Talk therapy is done by talking with a counselor or other trained healthcare provider. There are different methods for talk therapy. But they all aim to help change thoughts and feelings about problems. Therapy is often done one-on-one. But it can be done in a group with other teens. It can also be done with other members of the family.

Managing devices and media

Technology is a regular part of school and life, so banning it is not helpful. Instead, think about ways to decrease your teen’s risks.

  • Check your teen’s social media activity. Cyberbullying victims tend to have high levels of depression. They are likely to feel alone and helpless.

  • Keep up-to-date on new social media apps. Talk with your teen about apps or websites they use. Check them out yourself.

  • Work with your teen to agree on electronic media rules. Include a plan for what to do if they are bullied online.

Showing your support

Recovery from any illness takes time. Getting better from depression is no different. While your teen is recovering, here are ways to help them feel better:

  • Let your teen know that depression is an illness that is not their fault.

  • Change your schedule so you can spend quality time with your teen. Don't allow electronic devices during this time for either of you.

  • Be patient. Your teen's behavior may be hard at times. But they are just trying to cope. Your support can make a huge difference.

  • Keep in mind that helping your teen helps the whole family. Think about joining a support group for parents and siblings of teens who have depression. Your family healthcare provider and your teen's school counselor can give you a list of online and community resources.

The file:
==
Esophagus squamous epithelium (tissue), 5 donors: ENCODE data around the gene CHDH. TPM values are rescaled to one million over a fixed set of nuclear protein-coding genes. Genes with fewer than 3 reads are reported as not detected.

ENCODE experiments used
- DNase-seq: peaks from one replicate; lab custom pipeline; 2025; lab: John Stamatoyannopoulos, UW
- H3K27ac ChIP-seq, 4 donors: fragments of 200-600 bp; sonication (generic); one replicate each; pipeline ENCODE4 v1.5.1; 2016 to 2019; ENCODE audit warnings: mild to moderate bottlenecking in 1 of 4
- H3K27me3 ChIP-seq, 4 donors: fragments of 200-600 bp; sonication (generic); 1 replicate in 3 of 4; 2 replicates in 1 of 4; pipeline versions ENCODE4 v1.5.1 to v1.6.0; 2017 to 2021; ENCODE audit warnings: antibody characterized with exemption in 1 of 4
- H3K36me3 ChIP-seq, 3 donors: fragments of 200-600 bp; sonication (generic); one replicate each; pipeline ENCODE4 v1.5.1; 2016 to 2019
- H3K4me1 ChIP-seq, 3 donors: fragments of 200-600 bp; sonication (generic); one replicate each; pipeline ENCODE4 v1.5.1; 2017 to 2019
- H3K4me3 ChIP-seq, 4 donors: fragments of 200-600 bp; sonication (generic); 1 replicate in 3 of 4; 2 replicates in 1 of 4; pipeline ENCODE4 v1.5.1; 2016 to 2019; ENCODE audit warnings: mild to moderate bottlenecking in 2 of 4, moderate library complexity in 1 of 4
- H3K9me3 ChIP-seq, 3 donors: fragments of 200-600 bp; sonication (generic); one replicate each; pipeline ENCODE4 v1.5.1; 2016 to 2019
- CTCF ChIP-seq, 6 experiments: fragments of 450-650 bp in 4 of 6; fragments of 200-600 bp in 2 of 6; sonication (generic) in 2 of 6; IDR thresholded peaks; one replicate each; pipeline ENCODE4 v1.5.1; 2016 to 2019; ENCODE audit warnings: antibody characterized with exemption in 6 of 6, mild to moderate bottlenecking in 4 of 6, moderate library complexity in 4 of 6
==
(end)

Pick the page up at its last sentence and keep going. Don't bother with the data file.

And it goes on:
Encourage your teen to:

  • Talk with you and share their feelings

  • Spend time with friends and loved ones

  • Exercise regularly to help relieve symptoms of depression

Spotting suicide warning signs

Depression can fill your teen’s head with thoughts so bad that killing themselves can seem like the only choice. If you are worried that your teen may be thinking about suicide, don't hesitate to ask your teen about it. Asking about suicide does NOT lead to suicide. Suicidal thoughts or actions are not a harmless bid for attention. They are a sign of extreme stress. They should not be ignored.

If your teen becomes more isolated, starts giving things away, suddenly acts very happy or relieved, or talks about suicide, get help right away! If you know someone who is talking about suicide and is able to carry it out: Don't leave them alone. Take action.

Call 988 in a crisis

If your teen is in immediate danger of harming themselves or others, call or text 988. Do not leave them alone. When you call or text 988, you will be connected to trained crisis counselors at 988 Suicide & Crisis Lifeline. An online chat option is at 988 Lifeline is free and available 24/7.

When to call the healthcare provider

Call the healthcare provider if your teen:

  • Has side effects from a medicine

  • Has depression that gets worse

  • Becomes very forceful or angry

  • Shows signs or talks of hurting themselves

To learn more

Online Medical Reviewer: L Renee Watson MSN RN
Online Medical Reviewer: Marianne Fraser MSN RN
Online Medical Reviewer: Paul Ballas MD
Date Last Reviewed: 7/1/2022